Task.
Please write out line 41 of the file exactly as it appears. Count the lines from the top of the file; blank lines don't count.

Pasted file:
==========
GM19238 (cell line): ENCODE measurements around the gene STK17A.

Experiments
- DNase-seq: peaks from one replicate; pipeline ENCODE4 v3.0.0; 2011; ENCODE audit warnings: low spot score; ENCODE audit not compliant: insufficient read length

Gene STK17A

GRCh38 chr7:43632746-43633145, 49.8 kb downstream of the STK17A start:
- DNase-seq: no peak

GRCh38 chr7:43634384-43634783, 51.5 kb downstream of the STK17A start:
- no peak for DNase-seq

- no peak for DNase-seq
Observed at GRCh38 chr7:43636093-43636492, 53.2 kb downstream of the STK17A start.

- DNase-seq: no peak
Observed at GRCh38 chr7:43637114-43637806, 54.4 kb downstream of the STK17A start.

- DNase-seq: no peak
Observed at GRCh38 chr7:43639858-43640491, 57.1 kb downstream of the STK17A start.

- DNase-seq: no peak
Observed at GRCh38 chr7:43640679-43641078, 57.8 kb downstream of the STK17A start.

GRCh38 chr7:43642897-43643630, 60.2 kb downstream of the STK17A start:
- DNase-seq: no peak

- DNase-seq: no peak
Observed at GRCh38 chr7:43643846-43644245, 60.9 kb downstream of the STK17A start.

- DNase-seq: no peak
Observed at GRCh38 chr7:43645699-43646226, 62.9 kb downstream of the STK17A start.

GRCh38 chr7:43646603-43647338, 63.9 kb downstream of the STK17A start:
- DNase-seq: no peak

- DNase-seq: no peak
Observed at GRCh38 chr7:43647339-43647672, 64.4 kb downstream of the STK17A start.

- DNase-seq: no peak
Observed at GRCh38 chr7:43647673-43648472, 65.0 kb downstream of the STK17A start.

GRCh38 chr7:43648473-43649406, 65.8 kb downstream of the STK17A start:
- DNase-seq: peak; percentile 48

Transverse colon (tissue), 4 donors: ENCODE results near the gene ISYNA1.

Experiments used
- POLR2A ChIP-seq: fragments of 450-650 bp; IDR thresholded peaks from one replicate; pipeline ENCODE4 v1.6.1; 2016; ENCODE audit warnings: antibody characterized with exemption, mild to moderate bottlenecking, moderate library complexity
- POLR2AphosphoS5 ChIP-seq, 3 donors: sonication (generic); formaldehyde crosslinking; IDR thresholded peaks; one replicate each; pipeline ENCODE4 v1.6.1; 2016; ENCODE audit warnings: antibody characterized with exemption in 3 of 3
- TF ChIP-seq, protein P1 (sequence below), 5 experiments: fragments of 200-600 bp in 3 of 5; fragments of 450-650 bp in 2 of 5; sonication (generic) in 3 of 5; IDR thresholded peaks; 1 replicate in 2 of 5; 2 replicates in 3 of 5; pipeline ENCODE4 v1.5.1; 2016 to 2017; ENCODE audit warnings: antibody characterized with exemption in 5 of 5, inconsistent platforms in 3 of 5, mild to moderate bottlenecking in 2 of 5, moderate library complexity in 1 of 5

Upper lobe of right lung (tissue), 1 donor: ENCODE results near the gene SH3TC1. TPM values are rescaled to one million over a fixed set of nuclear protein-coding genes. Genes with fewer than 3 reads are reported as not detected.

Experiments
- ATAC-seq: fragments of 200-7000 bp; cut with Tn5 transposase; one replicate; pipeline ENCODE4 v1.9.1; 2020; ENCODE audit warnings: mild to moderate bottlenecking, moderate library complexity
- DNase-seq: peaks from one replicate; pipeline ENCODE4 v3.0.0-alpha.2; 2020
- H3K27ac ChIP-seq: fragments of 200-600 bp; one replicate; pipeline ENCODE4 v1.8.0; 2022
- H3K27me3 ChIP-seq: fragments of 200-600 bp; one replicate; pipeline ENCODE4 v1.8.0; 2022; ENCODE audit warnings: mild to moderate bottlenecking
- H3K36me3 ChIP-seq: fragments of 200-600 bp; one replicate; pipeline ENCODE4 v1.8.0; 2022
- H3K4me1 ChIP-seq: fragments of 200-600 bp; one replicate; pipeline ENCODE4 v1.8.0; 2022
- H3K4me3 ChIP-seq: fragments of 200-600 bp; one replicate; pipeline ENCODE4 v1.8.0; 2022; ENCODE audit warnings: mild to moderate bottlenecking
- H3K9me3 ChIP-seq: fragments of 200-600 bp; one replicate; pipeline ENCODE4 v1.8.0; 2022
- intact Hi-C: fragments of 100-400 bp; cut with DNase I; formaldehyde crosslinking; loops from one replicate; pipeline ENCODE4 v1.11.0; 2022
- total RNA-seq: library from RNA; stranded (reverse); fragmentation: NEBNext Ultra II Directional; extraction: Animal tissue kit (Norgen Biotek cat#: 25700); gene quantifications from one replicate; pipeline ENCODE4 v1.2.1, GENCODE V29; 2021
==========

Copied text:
- H3K27me3 ChIP-seq: fragments of 200-600 bp; one replicate; pipeline ENCODE4 v1.8.0; 2022; ENCODE audit warnings: mild to moderate bottlenecking